Three big lies that the food industry is telling us through advertising. Publicado en http://thegreenbeings.com/

This episode is all about what we see and hear on TV, newspapers, and on the Internet. We are told to eat healthy food, to exercise, to practise mindfulness and yoga. Is it that simple? Can the food industry and the states do something about it or are we, consumers, entirely accountable for our diseases and health problems? You may change your mind after reading what Javier Guzmán, director of VSF Justicia Alimentaria Global, has told us in this regard. Once again, the reason to categorise this article as Green is due to the positive work that this organisation is making to wipe out these poisoning practices.

 

Question. You have written about advertising and marketing aimed at children of products with high content in sugar. Recently, I also wrote for The Green Beings about how in her early years as First Lady, Michelle Obama said that this kind of marketing needed to be regulated when targeted at children. But after some time, she changed the line of her speech and put the focus on the individual with messages like “take care of yourself”, “do exercise” or “eat healthy”. Is this possible? Can individuals take care of ourselves in this sense or should these practices be regulated by parliaments and states?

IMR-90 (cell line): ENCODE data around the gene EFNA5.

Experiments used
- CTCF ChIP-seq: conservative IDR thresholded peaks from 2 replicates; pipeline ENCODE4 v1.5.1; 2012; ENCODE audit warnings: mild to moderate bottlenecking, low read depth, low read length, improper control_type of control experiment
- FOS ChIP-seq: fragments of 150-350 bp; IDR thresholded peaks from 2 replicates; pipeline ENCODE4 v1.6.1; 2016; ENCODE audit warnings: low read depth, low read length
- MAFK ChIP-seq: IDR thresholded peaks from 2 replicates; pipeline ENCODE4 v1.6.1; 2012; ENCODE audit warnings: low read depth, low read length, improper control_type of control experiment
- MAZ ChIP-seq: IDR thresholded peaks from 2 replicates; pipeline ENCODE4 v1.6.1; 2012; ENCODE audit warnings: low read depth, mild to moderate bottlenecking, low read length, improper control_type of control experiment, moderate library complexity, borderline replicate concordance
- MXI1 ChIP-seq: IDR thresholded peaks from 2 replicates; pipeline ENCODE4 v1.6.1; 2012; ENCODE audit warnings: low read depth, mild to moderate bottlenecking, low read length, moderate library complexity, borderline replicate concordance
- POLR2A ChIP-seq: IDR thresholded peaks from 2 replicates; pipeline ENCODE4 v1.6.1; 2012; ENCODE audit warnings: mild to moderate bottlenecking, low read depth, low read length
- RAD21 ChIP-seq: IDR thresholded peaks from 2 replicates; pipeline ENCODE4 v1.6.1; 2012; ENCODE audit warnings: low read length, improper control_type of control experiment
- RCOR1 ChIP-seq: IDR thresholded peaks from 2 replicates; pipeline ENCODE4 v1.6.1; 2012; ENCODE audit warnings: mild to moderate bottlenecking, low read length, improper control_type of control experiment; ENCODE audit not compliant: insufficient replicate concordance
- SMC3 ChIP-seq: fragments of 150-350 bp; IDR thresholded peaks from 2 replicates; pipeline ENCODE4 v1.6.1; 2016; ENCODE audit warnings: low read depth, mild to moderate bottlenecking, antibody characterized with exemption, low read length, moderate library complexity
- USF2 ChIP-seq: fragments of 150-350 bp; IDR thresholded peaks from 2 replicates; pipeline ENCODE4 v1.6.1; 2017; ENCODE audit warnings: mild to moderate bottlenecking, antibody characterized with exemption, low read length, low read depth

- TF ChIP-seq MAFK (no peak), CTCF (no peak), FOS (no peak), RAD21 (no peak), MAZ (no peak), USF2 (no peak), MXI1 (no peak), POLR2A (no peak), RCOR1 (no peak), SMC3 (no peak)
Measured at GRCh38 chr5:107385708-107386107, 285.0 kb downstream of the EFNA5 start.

Answer. We believe that these are false arguments, and so the WHO (World Health Organization) does. It is false, it is a global lie used also by companies that is fundamentally based on the following:
1) In saying that “there is no good food or bad food”. It’s a lie. We know there are bad types of food and good types of food, and there is scientific evidence.
2) “You can eat everything”. It’s also a lie: there are things that is better not to eat.
3) “Food is a decision of your own, individual, and has to do with your lifestyle”. Another big lie. It is not the same in the “good” neighborhoods of Barcelona as in the “bad” ones. Working-class districts do not have access to healthy products because of price and distribution issues, but upper class areas are increasingly eating more fresh, local and ecological products, which was the real pursuit of the food sovereignty principle: to achieve that as much people as possible had access to this kind of food. However, in the end is becoming an issue of elite consumption.

Thus, we know that there has to be a policy that approaches this matter from a structural perspective, because this is a structural and social problem. Tell me in what neighborhood you live and I will tell you what food you are eating, and what your health consequences will be. And this is also clear in schools and public canteens. We have denounced time and time again, and obviously they are aware.

But what happens? One of the issues that WHO is claiming, and that we have indicated in our campaign and in Europe, is the need for regulation of children’s advertising. Firstly -and we all agree on this-, because children are not free consumers. They are not free or informed consumers, as required by law, and we should protect them because they are easily manipulated either with cartoons or other marketing techniques.